Introduction to Lidar Remote Sensing

Introduction to Lidar Remote Sensing

What is Lidar

Lidar stands for light detection and Ranging also called 3D laser scanning. It is an active remote sensing techniques for measuring elevation across wide areas.

  • Pulses of laser light are beamed to surface

  • Return travel time determines distance to surface

Lidar provides highly accuracte elevation data at high resolution

1 meter Lidar DEM vs 10 meter pixel USGS DEM. Source: Middlebury Remote Sensing

There are different types depending on: platform used, physical process or scattering process. Based on the platform used, we find 3 types of LiDAR:

  1. Ground-based LiDAR

  2. Airborne LiDAR

  3. Spaceborne LiDAR

For this tutorial, we will focus on Airborne LiDAR. Airborne LiDAR technology is used to measure topography using a laser beam directed towards the ground with GPS and IMU systems providing the location and orientation of the airborne platform.


Lidar records two types of data- Range distance and Intensity. Range is a function of two-way travel time to ground and back. Intensity is the fraction of photons returned controlled by material properties.

Each lidar pulse yields multiple returns. The number and complexity of returns provide information about the surface material.

Source: GISGeography

Depending on the feature the point return is coming from, elevation models can be Digital Terrain Model (DTM) or Digital Surface Model (DSM). DTM is the three-dimensional representation of the terrain without natural or man-made objects. DSM is a three-dimensional representation of the heights of the Earth’s surface, including natural or man-made objects located on it.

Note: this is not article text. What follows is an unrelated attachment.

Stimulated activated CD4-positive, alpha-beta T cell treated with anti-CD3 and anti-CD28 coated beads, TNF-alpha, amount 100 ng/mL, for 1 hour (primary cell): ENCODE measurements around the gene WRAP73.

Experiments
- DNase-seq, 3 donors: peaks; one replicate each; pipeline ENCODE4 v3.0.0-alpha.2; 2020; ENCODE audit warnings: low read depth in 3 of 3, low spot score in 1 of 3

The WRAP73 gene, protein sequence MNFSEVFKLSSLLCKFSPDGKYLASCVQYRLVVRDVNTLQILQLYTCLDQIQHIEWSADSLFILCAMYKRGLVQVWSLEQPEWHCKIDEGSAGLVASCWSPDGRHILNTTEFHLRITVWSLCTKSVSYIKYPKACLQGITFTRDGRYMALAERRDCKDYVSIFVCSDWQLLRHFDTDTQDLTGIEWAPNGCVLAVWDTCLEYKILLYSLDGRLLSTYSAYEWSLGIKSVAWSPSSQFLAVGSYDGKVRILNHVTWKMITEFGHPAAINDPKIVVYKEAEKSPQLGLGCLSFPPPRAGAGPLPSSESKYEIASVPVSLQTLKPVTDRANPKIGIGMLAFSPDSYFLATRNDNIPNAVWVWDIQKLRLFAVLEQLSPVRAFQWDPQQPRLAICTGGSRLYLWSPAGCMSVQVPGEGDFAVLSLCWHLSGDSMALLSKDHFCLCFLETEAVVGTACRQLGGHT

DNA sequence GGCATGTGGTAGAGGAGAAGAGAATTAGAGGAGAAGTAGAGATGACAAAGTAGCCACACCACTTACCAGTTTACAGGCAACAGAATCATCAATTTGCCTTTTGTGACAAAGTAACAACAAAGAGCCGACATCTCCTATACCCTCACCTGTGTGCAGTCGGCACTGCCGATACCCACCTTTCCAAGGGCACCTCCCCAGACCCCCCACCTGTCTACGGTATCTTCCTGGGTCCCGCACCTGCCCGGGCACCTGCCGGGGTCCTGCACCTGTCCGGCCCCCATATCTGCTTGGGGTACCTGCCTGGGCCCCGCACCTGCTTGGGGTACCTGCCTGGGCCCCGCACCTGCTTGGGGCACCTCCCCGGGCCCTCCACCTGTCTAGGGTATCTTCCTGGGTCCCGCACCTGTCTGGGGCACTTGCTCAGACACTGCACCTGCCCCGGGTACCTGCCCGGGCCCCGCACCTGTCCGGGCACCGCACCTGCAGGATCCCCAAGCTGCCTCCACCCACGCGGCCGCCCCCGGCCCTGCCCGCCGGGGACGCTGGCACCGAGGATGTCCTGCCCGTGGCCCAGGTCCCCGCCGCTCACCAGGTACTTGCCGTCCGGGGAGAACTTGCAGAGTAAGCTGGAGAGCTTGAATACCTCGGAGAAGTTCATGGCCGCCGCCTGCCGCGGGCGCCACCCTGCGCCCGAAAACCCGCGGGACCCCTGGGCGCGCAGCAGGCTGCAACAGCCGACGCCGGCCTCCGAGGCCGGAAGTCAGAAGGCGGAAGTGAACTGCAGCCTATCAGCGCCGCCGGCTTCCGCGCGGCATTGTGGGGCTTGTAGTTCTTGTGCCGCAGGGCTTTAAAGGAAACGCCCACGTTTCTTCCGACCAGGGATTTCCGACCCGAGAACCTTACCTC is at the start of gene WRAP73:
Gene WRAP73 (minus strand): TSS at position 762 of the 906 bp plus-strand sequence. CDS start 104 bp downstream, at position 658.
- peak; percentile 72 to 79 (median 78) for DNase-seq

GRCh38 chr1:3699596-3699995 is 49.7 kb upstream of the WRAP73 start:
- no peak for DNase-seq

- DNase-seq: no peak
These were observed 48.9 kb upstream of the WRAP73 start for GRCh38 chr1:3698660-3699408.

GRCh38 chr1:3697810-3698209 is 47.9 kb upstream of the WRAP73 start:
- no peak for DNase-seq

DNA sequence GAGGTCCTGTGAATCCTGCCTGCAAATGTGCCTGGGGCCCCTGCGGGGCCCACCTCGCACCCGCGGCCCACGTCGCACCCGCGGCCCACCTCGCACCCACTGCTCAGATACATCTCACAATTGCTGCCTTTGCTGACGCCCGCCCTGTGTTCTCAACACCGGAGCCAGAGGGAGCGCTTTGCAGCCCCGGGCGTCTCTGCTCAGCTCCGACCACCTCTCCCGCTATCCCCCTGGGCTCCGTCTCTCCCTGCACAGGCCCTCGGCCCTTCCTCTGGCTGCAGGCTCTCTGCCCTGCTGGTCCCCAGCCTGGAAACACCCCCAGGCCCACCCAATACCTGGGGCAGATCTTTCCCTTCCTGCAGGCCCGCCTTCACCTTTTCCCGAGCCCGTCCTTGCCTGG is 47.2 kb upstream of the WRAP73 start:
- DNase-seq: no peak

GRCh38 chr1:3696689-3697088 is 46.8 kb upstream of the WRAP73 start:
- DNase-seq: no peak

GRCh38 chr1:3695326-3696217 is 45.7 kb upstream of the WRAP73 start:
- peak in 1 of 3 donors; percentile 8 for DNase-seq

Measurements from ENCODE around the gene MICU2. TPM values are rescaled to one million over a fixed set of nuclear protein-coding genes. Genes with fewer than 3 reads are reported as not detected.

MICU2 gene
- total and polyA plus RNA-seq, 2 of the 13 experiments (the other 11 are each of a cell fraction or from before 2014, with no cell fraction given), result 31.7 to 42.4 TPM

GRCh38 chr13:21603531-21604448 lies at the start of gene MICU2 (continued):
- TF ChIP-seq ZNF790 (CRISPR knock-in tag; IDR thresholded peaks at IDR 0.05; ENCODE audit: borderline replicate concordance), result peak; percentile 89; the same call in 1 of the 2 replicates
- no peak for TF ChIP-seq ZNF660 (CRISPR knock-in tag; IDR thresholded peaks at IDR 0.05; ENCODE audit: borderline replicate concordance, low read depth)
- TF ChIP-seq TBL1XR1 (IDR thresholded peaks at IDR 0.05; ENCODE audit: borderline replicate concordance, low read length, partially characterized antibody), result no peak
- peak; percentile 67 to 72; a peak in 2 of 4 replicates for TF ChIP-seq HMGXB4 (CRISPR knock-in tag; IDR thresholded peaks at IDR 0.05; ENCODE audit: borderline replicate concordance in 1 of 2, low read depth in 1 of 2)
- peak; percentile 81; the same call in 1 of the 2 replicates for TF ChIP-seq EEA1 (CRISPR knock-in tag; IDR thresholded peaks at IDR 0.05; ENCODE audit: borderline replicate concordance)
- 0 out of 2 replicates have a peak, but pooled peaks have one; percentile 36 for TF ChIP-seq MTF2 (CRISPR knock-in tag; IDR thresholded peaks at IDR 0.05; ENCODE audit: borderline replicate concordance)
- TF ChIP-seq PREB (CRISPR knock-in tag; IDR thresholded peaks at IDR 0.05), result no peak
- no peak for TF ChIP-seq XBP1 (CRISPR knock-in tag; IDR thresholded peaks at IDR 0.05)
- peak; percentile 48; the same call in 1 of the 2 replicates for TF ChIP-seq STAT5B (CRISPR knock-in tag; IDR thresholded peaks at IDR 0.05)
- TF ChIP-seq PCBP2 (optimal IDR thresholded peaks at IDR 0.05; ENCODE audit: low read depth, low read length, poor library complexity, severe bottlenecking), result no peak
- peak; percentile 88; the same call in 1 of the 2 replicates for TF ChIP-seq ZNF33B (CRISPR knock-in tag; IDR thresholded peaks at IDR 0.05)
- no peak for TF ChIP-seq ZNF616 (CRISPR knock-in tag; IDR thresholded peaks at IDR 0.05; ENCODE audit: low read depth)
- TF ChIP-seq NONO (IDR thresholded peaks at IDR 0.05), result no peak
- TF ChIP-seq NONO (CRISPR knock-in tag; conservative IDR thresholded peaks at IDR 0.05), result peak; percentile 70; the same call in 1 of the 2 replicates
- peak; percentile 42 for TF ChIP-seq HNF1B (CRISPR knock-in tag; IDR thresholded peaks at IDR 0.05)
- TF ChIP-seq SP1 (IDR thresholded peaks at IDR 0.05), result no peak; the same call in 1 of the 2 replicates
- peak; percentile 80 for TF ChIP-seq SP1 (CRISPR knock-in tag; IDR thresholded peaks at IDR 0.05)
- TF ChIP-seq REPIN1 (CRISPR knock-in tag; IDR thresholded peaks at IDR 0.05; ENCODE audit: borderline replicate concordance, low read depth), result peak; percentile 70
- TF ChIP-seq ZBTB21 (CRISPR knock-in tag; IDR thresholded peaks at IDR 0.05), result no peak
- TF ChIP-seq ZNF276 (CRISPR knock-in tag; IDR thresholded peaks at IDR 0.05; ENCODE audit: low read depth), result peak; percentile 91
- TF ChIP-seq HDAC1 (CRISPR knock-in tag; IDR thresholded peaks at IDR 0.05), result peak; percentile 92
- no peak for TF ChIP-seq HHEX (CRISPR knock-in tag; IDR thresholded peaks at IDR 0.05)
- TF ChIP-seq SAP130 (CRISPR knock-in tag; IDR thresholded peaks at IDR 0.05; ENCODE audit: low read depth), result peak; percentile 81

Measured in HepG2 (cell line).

Explore Point Cloud

In this activity, we will open a .las file, in the free online lidar data viewer and explore some attributes associated with a lidar data point cloud.

  1. Load the data: under file, select Autzen stadium. To navigate around, use left click and drag to tilt up and down, right click and drag to move around. scroll bar to zoom in and out

  2. Adjust Intensity

  3. Change the lidar point cloud color options to classification

  4. Explore

Point to Pixels

Points clouds give us a lot of information (x, y, z and intensity). However, these data might be too large, overwhelming and difficult for scientific application. Lidar data are often provided in raster data format which is easier to work with in many GIS tools. Raster data can be generated from point clouds using PDAL. This is done in two approaches: Filtering and Rasterizing. The filering pipeline involves various steps such as reprojection, reclassification, noise removal, outlier removal, segmentation and extraction. The filtered point cloud can then be rasterized using preferred algorithm. See this post for detailed process